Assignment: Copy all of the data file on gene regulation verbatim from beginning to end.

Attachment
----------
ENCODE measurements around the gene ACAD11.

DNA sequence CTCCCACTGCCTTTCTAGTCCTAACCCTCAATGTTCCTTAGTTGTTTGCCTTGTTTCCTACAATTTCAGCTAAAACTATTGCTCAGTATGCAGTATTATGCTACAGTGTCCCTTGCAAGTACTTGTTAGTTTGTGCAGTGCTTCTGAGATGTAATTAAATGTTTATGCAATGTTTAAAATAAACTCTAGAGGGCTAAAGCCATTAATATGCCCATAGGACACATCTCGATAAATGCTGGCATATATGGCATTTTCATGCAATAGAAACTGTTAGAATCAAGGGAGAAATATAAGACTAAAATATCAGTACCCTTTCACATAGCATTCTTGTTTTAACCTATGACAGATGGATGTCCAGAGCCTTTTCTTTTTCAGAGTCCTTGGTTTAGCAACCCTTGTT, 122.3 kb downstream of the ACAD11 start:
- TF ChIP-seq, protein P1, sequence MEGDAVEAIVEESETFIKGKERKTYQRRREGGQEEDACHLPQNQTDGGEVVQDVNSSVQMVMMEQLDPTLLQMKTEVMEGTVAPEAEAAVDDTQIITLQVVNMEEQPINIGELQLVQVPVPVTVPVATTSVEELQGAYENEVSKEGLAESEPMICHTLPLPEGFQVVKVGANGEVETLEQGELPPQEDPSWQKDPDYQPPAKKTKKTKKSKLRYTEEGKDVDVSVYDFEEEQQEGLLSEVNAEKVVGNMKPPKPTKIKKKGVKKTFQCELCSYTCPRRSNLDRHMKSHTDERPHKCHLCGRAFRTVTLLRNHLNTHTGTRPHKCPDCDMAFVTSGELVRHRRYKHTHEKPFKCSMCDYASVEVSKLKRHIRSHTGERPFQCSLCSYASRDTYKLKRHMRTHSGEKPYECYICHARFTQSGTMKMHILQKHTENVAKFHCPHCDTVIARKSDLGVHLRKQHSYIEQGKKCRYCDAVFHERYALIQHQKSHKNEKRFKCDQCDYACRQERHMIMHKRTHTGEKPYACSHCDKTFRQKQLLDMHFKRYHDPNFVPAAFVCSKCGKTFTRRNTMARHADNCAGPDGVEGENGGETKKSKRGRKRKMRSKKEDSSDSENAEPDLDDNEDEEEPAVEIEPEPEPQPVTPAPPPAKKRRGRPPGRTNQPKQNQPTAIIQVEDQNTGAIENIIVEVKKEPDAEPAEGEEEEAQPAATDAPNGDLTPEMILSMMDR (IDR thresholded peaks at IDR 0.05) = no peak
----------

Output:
ENCODE measurements around the gene ACAD11.

DNA sequence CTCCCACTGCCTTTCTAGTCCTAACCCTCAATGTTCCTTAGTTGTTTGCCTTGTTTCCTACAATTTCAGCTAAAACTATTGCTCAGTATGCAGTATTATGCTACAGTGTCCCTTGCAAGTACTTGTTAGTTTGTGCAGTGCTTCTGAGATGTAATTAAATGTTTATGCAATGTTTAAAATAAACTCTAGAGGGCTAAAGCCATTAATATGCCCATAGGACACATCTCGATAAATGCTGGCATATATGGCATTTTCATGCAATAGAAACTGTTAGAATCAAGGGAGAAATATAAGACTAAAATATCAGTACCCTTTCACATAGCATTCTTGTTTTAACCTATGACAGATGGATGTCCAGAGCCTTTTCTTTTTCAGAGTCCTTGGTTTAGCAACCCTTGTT, 122.3 kb downstream of the ACAD11 start:
- TF ChIP-seq, protein P1, sequence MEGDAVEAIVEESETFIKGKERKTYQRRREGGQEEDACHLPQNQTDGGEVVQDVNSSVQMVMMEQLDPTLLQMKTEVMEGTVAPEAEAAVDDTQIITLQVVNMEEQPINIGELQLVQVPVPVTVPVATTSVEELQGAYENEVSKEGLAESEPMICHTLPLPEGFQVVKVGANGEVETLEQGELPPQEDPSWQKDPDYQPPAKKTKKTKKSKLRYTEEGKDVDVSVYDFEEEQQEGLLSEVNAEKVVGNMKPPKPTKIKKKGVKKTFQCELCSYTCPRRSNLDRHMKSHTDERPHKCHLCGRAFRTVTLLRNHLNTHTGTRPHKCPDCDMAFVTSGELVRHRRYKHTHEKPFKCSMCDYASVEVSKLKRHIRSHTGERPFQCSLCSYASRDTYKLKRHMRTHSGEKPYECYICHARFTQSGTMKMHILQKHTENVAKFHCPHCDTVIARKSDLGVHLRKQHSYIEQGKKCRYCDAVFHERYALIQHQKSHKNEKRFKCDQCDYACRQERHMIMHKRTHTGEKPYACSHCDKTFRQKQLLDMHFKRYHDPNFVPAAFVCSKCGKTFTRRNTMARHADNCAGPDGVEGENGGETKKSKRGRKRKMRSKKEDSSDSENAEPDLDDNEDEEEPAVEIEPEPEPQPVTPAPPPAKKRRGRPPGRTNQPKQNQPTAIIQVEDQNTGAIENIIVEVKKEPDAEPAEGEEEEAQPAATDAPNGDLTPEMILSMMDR (IDR thresholded peaks at IDR 0.05) = no peak